As Central Minnesota has grown, and cities like Alexandria have expanded outward, natural lands that so many have used for recreation and hunting have begun to feel the pressures of development. Fortunately, a partnership of local residents and organizations has come together to protect the last remaining open areas. Recently Don Eggers and his family protected the unique land they hunt and recreate on through an easement with the Minnesota Land Trust, keeping it in its natural state forever.
The Eggers family have worked over the years to protect over 130 acres of land held by their family, most recently completing the easement with the Land Trust on the final 27 acres. Thanks to support and coordination from the Stearns County Soil & Water Conservation District, much of the rest of the land is enrolled in the Minnesota Conservation Reserve Enhancement Program (MN CREP), a state program to conserve and restore marginal farmland to natural habitat.
“I hope this gives my grandkids and future generations the continued opportunity to watch the sunset on a beautiful October afternoon while a Rooster pheasant flushes in the distance,” says Don. “Resources are limited and being involved in conserving our land gives our entire family a terrific sense of pride.”
Eggers worked with the Longspur Prairie Fund, an organization dedicated to prairie and restoration work in the area to facilitate the process and make sure all the land was protected in perpetuity.
“Care for Creation and our shared natural heritage has never been more important,” says Peter Schultz of the Longspur Prairie Fund. “Partnerships like these — in which private landowners and their families can benefit in both the short- and long-term — are great for hunters, farmers, communities, and the mighty state of Minnesota. In this particular case, we’re dealing with a visionary family that’s committed to preserving not just a gorgeous landscape, but a family tradition — and a way of life.”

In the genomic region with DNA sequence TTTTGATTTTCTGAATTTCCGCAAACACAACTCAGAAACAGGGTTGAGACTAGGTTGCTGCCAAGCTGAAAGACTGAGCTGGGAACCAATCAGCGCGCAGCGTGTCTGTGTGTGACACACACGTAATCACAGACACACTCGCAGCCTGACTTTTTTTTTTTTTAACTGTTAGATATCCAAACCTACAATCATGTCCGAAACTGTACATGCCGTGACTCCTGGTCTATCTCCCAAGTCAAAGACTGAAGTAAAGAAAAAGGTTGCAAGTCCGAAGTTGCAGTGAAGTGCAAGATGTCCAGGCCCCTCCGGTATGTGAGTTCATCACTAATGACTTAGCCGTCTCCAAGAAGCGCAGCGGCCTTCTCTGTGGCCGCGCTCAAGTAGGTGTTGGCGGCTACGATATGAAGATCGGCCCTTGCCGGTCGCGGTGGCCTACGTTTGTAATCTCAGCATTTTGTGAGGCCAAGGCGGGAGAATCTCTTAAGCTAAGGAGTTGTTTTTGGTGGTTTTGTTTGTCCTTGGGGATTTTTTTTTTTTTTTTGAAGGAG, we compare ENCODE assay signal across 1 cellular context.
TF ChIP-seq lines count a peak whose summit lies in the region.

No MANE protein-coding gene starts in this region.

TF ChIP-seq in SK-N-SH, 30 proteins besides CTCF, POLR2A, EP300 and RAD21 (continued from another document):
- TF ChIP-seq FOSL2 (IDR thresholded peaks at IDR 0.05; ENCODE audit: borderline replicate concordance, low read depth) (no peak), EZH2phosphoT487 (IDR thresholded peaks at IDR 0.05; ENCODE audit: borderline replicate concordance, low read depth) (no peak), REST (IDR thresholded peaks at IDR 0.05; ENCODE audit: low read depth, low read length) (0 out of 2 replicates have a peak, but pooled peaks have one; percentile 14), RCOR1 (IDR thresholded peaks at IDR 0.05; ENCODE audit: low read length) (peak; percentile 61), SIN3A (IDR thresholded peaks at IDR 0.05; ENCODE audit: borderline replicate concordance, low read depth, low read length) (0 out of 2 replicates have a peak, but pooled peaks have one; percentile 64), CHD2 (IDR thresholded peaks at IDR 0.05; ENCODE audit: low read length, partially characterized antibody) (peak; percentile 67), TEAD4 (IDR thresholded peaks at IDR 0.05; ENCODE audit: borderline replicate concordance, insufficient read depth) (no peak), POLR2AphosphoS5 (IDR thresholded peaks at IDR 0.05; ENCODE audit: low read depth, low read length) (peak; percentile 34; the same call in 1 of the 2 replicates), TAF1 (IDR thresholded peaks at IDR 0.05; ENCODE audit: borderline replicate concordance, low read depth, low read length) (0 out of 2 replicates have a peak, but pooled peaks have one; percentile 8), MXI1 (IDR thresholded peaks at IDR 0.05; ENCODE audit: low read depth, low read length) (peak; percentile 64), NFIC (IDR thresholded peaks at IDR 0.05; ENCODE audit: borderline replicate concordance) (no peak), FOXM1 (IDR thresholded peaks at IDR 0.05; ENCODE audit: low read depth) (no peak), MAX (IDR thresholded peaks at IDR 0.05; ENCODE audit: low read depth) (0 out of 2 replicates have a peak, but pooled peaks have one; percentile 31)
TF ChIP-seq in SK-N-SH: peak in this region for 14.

More than just part of their family’s legacy, this land helps protect the water quality of the Sauk River Watershed. By filtering water through the restored wetlands and natural cover on the property, the land will benefit all residents of the region.
“The importance of this property to the integrity of the natural systems in the Sauk River Watershed can’t be overstated,” says Nick Bancks, program manager for the Minnesota Land Trust. “We’re starting to see some very dedicated families step up and protect and restore the land they care so much about, so this is helping to create a much larger complex of protected land in the region. What the Eggers family has done with their land will have positive ripple effects down the line for water quality in the region.”
“Working with private individuals like Don is the best way for us to protect these important natural assets, while still ensuring whoever owns the land in the future can continue to use and enjoy it,” says Nick. “By working with the Land Trust, this land will stay in private hands and the Eggers family will continue to pay property taxes, as well as to manage and help heal the land for years to come.”
The Sauk River Watershed Habitat Protection & Restoration Program is a partnership of organizations working to protect and restore the land and waters of this critical wildlife corridor. The group is comprised of the Minnesota Land Trust, the Sauk River Watershed District, Pheasants Forever, the Stearns, Douglas, and Todd SWCDs, the Minnesota Board of Soil & Water Resources, The Nature Conservancy, DNR, and US Fish and Wildlife Service. With support from the Outdoor Heritage Fund, the coalition works with local landowners to protect the habitat and water quality of the region. Interested landowners can learn more about the program and apply at www.mnland.org/saukgrant.